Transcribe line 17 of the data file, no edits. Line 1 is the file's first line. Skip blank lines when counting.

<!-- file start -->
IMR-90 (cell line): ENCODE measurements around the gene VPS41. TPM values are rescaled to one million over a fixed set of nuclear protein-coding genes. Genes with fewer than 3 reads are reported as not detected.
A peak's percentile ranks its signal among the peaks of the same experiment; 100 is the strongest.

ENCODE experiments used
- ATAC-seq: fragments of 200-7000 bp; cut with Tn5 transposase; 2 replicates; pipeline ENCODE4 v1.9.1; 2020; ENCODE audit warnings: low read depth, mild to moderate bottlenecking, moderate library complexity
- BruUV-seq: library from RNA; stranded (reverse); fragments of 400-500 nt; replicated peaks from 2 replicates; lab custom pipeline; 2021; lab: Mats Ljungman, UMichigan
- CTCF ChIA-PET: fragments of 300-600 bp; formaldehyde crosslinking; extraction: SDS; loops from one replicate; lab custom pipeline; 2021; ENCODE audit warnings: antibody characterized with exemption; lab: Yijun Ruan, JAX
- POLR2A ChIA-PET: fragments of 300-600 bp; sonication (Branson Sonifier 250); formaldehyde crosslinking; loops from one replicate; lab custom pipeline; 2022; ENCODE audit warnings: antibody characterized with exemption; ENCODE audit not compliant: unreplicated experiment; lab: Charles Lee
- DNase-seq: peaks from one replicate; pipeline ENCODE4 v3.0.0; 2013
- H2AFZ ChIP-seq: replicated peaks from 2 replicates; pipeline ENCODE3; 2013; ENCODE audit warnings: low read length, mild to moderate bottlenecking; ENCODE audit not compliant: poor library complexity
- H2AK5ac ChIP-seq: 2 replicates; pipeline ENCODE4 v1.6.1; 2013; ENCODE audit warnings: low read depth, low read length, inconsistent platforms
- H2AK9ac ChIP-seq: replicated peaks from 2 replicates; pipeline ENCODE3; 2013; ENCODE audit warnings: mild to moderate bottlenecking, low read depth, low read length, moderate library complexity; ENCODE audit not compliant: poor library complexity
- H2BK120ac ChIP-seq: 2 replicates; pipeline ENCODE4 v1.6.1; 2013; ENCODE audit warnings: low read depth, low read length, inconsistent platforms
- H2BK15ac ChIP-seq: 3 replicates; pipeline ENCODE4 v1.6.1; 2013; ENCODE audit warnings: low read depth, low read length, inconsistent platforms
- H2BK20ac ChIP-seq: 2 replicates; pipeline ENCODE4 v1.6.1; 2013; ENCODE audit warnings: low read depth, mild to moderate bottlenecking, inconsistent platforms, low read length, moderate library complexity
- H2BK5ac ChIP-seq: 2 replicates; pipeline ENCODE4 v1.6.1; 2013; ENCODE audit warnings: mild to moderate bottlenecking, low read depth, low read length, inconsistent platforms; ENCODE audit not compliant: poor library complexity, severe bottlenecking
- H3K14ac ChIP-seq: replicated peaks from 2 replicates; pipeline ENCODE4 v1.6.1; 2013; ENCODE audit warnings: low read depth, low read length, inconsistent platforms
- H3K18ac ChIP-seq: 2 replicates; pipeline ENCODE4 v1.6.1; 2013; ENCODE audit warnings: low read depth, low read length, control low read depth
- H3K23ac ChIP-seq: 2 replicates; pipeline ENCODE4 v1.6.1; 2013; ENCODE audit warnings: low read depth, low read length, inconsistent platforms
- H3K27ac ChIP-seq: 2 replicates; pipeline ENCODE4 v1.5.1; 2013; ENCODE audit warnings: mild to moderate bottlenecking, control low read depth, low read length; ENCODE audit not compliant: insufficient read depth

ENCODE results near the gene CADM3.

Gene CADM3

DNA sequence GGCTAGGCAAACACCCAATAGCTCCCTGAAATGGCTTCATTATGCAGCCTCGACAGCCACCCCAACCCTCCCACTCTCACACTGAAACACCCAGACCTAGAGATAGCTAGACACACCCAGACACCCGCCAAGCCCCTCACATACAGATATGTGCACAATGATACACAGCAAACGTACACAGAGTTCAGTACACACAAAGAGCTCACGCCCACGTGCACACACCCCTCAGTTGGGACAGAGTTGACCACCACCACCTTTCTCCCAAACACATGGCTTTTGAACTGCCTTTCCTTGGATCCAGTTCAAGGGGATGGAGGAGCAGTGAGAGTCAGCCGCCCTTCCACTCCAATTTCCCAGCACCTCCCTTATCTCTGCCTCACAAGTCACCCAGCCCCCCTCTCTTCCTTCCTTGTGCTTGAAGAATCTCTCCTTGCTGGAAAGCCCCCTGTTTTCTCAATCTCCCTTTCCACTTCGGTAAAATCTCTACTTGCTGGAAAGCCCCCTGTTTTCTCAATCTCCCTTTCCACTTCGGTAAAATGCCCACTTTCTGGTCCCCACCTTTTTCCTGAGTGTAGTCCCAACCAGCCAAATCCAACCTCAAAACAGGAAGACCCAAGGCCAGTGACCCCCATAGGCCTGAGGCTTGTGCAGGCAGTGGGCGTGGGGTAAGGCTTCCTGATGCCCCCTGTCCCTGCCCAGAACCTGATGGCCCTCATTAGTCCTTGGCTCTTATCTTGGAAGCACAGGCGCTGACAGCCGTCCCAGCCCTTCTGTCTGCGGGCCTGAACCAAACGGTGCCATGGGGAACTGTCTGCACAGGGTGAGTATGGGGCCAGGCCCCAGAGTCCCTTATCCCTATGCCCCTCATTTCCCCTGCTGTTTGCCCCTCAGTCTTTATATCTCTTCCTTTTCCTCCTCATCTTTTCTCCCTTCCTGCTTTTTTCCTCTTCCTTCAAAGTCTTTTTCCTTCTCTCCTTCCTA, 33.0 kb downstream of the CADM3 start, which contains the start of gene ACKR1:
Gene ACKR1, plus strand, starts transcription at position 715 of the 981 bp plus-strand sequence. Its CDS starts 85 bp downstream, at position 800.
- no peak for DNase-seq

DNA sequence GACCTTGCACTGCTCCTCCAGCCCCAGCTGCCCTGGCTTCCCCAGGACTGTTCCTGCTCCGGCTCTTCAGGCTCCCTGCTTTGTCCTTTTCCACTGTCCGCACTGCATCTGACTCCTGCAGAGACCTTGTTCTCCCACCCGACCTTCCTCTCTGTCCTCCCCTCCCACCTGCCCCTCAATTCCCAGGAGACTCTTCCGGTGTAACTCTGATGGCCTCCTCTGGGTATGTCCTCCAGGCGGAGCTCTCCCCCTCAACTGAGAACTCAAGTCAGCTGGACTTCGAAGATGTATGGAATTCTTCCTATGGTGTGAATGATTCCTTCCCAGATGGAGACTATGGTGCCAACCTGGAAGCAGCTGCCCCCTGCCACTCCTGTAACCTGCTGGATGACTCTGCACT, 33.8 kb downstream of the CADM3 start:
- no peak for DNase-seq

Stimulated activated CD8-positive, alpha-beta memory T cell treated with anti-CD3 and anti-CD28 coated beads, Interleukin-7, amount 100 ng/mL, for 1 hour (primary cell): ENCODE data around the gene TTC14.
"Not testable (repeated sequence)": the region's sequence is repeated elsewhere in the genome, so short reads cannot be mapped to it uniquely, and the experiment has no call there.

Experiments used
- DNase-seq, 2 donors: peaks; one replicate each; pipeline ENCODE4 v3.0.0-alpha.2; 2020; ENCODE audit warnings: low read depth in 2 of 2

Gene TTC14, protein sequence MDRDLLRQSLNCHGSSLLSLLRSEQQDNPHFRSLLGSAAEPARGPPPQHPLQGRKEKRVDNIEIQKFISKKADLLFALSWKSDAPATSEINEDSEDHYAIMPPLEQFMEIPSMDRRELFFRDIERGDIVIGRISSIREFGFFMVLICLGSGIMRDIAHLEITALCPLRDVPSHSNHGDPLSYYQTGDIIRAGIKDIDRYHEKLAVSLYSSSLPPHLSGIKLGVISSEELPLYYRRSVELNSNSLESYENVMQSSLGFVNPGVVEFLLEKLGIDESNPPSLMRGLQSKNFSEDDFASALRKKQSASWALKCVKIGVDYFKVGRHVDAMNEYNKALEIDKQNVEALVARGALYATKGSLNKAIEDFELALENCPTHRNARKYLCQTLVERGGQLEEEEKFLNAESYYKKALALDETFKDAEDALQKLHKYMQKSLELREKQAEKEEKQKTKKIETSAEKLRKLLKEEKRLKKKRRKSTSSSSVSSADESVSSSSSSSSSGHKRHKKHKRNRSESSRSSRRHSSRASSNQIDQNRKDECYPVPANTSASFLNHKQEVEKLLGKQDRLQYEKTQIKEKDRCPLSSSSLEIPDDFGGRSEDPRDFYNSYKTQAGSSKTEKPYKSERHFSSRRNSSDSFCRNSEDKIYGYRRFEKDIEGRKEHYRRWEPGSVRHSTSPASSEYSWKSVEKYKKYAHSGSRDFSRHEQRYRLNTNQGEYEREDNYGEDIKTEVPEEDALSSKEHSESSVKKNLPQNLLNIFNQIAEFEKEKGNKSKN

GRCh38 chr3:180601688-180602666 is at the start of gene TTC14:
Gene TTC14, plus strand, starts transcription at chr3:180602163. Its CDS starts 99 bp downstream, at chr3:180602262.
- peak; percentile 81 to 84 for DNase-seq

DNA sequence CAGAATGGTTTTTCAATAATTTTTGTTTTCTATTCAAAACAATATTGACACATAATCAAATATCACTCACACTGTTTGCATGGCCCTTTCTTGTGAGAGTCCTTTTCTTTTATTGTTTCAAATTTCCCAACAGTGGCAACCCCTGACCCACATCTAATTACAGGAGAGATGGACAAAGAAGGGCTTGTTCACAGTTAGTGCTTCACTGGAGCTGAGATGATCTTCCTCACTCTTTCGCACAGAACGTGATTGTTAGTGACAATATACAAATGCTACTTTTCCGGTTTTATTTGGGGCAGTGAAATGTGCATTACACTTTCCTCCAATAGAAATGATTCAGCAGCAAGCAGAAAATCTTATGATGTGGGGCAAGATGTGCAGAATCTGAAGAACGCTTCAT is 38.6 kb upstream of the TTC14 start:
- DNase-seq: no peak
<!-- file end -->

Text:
- H3K18ac ChIP-seq: 2 replicates; pipeline ENCODE4 v1.6.1; 2013; ENCODE audit warnings: low read depth, low read length, control low read depth